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IVAN WATSON, CNN CORRESPONDENT: They live almost hidden in the olive groves. Syrian families sleeping in the dirt. Over the last month, a makeshift camp of more than 5,000 people has sprung up on the northern edge of Syria. Families made homeless by war. There are no toilets here. Residents line up for water that looks hard to even swallow. Water that this man has gotten used to drinking.
UNIDENTIFIED MALE: I've been here from one month ago, one month, five days. Living here under the olive trees. It's not nice. It's not healthy, also.
WATSON: Why did you come here?
UNIDENTIFIED MALE: I come here because my house is destroyed. There is no house for me.
WATSON: Everyone tells stories of rockets and air strikes, artillery and explosions. This man fled here from the battleground city of Aleppo. His 2-year-old daughter was badly burned when a bomb blew up his house last month. I try to ask her how are you. She's deaf now? She can't hear. The little girl has been deaf ever since the explosion. We see far too many children here covered in insect bites, suffering from fever and diarrhea. UNIDENTIFIED MALE: She has fever.
WATSON: Is there a doctor?
UNIDENTIFIED MALE: There's no doctor.
WATSON (voice-over): This filthy camp sits less than 100 yards from the Turkish border.
WATSON: Just want to go to turkey?
UNIDENTIFIED MALE: Yes. We want just to go there to save ourselves, our children, our relatives.
WATSON (voice-over): For more than a year, Turkey welcomed fleeing Syrians, caring for them in well-organized camps. But the Syrian refugee population in Turkey recently swelled to more than 87,000. Now Turkey appears to have partially shut what it once called its open door policy for Syrians. These desperate people are stuck waiting at the border. Under the eyes of a Turkish border post, they hold a futile protest begging the Turkish government to let them in. Some of the children here look dazed, overwhelmed by their surroundings. The faces of what could be a lost generation. They are victims of a conflict that's tearing Syria apart.
At sunset, the families get ready for another night under the olive trees, hoping that tomorrow their Turkish neighbors will finally let them in. Ivan Watson, CNN on the Syrian border with Turkey.
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MALVEAUX: There's a possible solution to cutting down world hunger and pushing the economies in Europe and Japan into double digit growth. Our next guest is explaining why helping women changes the world.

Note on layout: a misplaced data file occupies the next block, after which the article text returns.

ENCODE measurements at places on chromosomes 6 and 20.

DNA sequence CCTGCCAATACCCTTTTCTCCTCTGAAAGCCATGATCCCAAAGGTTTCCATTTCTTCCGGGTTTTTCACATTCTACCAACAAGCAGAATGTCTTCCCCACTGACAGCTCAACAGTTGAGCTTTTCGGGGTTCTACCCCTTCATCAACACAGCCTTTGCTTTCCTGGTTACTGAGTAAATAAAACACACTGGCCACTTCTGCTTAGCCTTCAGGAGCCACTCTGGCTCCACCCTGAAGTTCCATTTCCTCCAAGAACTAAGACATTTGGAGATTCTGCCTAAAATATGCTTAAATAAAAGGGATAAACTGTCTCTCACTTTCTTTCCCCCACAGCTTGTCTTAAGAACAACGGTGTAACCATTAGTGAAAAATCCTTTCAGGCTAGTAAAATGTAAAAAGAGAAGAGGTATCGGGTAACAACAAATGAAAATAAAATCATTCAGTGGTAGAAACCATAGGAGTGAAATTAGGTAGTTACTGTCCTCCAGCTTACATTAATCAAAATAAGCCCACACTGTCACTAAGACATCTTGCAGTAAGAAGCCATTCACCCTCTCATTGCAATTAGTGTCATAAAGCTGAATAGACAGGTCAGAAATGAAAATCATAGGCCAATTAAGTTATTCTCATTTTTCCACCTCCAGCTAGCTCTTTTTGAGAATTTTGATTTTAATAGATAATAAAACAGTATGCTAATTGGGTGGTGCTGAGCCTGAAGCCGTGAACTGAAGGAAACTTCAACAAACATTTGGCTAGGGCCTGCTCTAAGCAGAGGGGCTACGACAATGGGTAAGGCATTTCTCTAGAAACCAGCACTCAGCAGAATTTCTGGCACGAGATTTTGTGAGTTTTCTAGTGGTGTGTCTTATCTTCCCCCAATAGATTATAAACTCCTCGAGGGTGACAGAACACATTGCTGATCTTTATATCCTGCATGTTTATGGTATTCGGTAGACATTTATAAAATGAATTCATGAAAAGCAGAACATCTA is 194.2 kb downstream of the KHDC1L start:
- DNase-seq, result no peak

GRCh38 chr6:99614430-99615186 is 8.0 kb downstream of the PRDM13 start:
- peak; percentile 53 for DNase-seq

MALVEAUX: Giving the world an economic shot in the arm, boosting prospects for peace. A tall order, right? My next guest says it can be done by taking action on one single issue. We're talking about boosting the well-being of women. Melanne Verveer. She's been named one of Forbes magazine's five most powerful women. Good to see you, Melanne. When Hillary Clinton was first lady, you traveled by her side. You have a new title. Ambassador-at-large for global women's issues. What is the most important challenge facing women and young girls?
MELANNE VERVEER, AMBASSADOR-AT-LARGE: Women and young girls are a big part of the solution to creating economic prosperity, to bringing peace and security to reality, to a development of countries to be that much more possible. I think what the data shows is that investing in women and girls is about the most effective investment we can make. Similarly we know women's economic participation whether in the workforce or as entrepreneurs can grow GDP, grow jobs, have a significant impact on the kind of investments we need to make to be able to create better economic outcomes.
MALVEAUX: And, Melanne, we bring up --
VERVEER: So --
MALVEAUX: I want to actually show our viewers some of those statistics to back up what you were talking about, because you say when women have equal access to, say, agricultural resource, as many as 150 million fewer people will go hungry. You also say that if women participate equally in the workforce, the GDP in the United States, the Eurozone, Japan, that will go up double digits here. So clearly there seems to be a huge impact on the economies. In your experience, why aren't these governments just kind of scrambling to open up those opportunities?
VERVEER: Well, I think, you know, this is both the right thing to do and the smart thing to do. And thanks to the kind of evidence you just put up, there is a greater recognition today that everybody needs to move forward, governments, the private sector, civil society at large. I think greater efforts are being made, progress is certainly happening, but it's very uneven progress. In some parts of the world, it's greater than in other parts. But I --
MALVEAUX: Tell us where that's the case. Where is the most difficult places where young girls and women aren't making progress?
VERVEER: Well, if you look at the World Economic Forums' gender gap report, for example, or you look at the UNDP's report on the Arab world, you will see many of the Arab countries, for example, clustered in the lower tiers of those statistics. And that is because the full potential of women economically and politically is not yet being tapped. The education gaps are -- there's a greater effort to close those gaps and there's greater progress.
Economically, we are nowhere near where we could be and should be to tap the potential that women represent. And in terms of political participation, it is still among the weakest areas to really incorporate women into decision-making and public policy so they can bring their experiences, their talents and their perspectives to bear on some of the most important decisions of our times.